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mary1947

Manning Grammar School

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Yes, I know of people on here who had a much more enjoyable time at school.

Meanwhile, I detested almost every single second at FFGS. I loved English Language, Art, History and Geography, but everything else went way over my head. Maybe it was the teachers who I disliked, but two or three were OK.

I was probably beginning to become somewhat rebellious at that age, and disliked the discipline, petty rules, and the hypocrisy of the whole set up.

If one was good at sports, you were revered and lauded endlessly. If like me, you were good at Art, you were classed as an idler, a layabout and useless. It shook them up though, when on of my paintings was chosen to be shown in a nationwide exhibition. 

However, I'm still proud of attending a Grammar School, so something must have rubbed off. 

 

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You sound about like I felt at Chandos school, Fly.  They had high moral standards and I guess some of that rubbed off on me, but their ways of enforcing it were  like something out of a Dickens book.

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I don't know what happens in secondary school today but, at Manning, if another member of staff, sixth former or any adult entered the classroom, we were expected to stand up until told to be seated again. In certain cases, heaven help you if you were the last one off your chair! Under the Dome for the next week!

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Yes loppy, I too have retained high standards especially regarding manners of all types, loyalty, resolute, and being a gentleman, charming and chivalrous.

So all was not lost on me !

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Think my days at a Sec.modern ie Padstow,,must have been exceptional,,had great respect for all the teachers,,and they all seemed to care for us,,even the ones that dished out the CP,,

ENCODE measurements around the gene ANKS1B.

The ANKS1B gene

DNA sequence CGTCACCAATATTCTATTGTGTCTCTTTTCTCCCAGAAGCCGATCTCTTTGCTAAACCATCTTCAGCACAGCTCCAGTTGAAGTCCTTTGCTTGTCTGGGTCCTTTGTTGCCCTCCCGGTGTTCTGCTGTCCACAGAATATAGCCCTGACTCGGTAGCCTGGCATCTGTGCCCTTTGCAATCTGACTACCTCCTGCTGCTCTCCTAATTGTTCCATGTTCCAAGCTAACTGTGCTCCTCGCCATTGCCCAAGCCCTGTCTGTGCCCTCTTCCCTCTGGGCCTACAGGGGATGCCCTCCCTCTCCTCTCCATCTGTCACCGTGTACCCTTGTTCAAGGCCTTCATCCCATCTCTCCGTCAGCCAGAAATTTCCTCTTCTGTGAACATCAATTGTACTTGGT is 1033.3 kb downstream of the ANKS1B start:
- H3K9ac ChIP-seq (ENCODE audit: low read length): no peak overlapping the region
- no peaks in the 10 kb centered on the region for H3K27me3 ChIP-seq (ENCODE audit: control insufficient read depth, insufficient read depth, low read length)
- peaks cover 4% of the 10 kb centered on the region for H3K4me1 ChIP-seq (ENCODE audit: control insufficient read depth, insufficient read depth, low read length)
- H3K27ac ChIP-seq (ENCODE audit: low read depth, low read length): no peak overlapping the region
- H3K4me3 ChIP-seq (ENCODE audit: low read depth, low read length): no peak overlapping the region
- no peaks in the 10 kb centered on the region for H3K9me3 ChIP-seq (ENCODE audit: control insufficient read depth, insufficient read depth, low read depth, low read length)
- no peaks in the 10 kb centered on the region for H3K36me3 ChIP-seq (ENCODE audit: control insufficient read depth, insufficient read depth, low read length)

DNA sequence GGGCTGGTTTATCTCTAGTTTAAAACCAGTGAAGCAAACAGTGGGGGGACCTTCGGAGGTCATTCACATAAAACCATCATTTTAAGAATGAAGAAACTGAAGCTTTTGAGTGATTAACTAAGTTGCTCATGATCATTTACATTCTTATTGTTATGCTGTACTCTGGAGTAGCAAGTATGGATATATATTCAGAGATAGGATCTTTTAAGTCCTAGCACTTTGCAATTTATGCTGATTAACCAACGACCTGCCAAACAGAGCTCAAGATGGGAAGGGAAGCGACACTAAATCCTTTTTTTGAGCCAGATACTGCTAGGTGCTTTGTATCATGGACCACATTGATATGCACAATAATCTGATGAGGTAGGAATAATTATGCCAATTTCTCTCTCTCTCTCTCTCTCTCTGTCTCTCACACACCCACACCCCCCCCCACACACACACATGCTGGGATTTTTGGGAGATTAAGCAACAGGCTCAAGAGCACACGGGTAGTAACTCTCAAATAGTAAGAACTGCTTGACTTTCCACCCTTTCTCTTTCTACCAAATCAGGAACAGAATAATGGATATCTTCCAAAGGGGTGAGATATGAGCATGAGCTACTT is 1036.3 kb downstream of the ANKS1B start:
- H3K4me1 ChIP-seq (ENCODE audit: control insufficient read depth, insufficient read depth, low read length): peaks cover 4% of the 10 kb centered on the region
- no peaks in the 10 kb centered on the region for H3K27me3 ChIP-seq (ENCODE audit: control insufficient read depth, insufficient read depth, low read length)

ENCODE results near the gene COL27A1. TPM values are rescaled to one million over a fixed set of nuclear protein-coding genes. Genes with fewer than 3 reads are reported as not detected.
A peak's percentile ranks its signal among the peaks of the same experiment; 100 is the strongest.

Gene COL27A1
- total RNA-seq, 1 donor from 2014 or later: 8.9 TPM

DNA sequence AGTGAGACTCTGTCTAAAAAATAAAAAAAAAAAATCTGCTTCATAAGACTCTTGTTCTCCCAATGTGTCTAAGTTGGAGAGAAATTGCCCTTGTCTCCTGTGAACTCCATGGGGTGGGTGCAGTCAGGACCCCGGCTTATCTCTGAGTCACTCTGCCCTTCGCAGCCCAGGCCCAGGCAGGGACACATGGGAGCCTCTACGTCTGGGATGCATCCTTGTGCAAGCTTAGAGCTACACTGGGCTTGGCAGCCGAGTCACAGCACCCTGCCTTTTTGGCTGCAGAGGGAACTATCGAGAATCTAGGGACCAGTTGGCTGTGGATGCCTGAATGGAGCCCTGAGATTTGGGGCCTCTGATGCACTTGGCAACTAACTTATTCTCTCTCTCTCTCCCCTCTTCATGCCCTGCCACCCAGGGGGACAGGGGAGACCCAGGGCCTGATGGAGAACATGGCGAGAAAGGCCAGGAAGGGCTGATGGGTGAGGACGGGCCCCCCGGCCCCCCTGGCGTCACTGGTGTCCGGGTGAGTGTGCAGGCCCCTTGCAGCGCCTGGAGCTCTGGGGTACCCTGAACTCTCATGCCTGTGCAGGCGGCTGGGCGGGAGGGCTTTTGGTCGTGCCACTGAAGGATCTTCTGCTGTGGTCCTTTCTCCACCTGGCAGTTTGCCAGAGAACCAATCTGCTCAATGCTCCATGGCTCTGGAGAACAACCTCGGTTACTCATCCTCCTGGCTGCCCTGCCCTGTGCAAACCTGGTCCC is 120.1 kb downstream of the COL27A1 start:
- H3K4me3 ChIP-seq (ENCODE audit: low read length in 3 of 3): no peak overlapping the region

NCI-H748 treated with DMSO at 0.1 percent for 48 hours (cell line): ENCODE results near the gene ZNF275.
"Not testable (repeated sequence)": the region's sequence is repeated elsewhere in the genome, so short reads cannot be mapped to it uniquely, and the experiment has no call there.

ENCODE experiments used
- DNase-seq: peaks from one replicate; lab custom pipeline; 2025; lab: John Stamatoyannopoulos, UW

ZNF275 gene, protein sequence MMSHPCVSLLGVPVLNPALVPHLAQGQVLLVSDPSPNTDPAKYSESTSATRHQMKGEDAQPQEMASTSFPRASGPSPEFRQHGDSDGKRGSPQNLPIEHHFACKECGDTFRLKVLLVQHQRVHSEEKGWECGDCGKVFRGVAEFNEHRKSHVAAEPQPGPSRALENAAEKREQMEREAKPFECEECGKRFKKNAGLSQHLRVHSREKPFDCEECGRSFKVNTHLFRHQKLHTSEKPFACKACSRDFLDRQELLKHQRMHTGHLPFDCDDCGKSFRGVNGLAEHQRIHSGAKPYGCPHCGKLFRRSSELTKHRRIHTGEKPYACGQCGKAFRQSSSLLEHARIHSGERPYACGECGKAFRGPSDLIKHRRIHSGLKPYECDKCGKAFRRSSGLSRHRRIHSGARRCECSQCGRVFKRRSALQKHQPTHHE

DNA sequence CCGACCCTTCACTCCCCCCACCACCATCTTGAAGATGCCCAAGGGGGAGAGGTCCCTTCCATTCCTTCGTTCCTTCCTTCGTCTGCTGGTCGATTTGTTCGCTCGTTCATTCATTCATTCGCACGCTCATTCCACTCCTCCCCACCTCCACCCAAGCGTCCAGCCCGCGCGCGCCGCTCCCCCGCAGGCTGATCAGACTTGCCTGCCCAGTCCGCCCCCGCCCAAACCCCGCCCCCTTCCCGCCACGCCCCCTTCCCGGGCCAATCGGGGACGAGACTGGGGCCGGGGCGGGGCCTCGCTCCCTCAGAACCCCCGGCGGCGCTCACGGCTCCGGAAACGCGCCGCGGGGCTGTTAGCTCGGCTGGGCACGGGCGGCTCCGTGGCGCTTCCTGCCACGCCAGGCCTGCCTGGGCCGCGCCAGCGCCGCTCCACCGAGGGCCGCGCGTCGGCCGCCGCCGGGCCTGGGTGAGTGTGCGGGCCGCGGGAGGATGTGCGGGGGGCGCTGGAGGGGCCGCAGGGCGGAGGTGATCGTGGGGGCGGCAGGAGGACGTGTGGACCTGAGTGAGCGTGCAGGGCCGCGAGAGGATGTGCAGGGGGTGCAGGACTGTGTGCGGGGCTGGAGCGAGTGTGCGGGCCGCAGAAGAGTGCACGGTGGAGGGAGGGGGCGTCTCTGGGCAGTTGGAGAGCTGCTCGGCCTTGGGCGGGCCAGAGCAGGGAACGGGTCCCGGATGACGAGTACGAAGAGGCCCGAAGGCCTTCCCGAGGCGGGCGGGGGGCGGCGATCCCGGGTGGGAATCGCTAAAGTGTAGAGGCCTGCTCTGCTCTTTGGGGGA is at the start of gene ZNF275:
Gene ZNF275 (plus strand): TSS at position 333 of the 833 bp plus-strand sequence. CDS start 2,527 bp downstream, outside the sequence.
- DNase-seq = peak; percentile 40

Still see a few old school mates,,and we often speak fondly of our days there,,

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It certainly was Loppy,, would'nt have gone otherwise.......:rolleyes:

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15 hours ago, loppylugs said:

Was it mixed,  Ben?    :biggrin:

 

It wasn't when he started...but all the girls wanted to be near him, so they followed.

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smile2Is there anyone around who was at Manning from 1956 to 1962 ? Alive to hear from you...

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My wife was, Minty. Sally Warne. 

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I was talking to a friend recently about the deprivation of school days and it made me think about winter time at Manning.

 

All the classrooms had French doors which opened onto the terrace. This could be useful if one arrived late and the form mistress wasn't yet in the classroom, as a friend would open the doors and let you in which avoided having to go through the Admin Block and face the deputy head who would write your name in the late book.

 

The disadvantage was that the wood had shrunk since the place was built and the wind whistled through crevices and gaps in those doors, not to mention underneath, where the rain also seeped in during heavy downpours!  Manning faced the Forest, so there was nothing to impede gales until they hit us.

 

Classrooms...and everywhere else....had no carpets, just solid floors. Two central heating pipes ran along the back wall of each classroom and these were rarely hot. Internally, each classroom opened onto a corridor which bounded the quad. No heating at all in the corridors unless the sun was shining through the glass roof and windows.

 

It was routine to see your breath condensing in the air both in class and out of it. I also recall sitting in class wearing coat, scarf and gloves because it was so cold.  We were never sent home because of low temperatures. Being sent home occurred on only one occasion when thick fog threatened to stop buses running and those who merited a bus pass (not me) were in danger of not being able to get home.

 

None of this would happen nowadays. Times were tough then!

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